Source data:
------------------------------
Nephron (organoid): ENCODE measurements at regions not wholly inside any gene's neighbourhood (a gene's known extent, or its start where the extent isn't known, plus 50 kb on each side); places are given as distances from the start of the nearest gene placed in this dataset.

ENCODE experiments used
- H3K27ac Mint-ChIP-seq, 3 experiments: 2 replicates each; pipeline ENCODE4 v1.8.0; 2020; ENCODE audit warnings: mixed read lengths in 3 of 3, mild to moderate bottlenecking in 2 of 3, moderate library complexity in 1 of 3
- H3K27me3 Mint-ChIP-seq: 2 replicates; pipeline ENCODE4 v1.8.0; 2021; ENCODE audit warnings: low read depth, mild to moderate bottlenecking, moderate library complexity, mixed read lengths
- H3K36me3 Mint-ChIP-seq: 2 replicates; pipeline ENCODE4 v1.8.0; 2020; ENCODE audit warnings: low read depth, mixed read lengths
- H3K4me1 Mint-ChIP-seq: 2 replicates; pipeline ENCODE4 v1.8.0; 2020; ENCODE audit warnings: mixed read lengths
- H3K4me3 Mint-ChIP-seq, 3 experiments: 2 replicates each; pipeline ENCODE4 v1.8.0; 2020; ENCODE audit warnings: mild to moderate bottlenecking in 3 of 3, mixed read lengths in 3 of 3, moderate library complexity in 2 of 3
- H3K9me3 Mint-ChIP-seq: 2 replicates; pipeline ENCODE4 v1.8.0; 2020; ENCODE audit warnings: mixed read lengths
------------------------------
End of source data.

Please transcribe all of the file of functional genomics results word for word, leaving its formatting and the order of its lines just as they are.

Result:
Nephron (organoid): ENCODE measurements at regions not wholly inside any gene's neighbourhood (a gene's known extent, or its start where the extent isn't known, plus 50 kb on each side); places are given as distances from the start of the nearest gene placed in this dataset.

ENCODE experiments used
- H3K27ac Mint-ChIP-seq, 3 experiments: 2 replicates each; pipeline ENCODE4 v1.8.0; 2020; ENCODE audit warnings: mixed read lengths in 3 of 3, mild to moderate bottlenecking in 2 of 3, moderate library complexity in 1 of 3
- H3K27me3 Mint-ChIP-seq: 2 replicates; pipeline ENCODE4 v1.8.0; 2021; ENCODE audit warnings: low read depth, mild to moderate bottlenecking, moderate library complexity, mixed read lengths
- H3K36me3 Mint-ChIP-seq: 2 replicates; pipeline ENCODE4 v1.8.0; 2020; ENCODE audit warnings: low read depth, mixed read lengths
- H3K4me1 Mint-ChIP-seq: 2 replicates; pipeline ENCODE4 v1.8.0; 2020; ENCODE audit warnings: mixed read lengths
- H3K4me3 Mint-ChIP-seq, 3 experiments: 2 replicates each; pipeline ENCODE4 v1.8.0; 2020; ENCODE audit warnings: mild to moderate bottlenecking in 3 of 3, mixed read lengths in 3 of 3, moderate library complexity in 2 of 3
- H3K9me3 Mint-ChIP-seq: 2 replicates; pipeline ENCODE4 v1.8.0; 2020; ENCODE audit warnings: mixed read lengths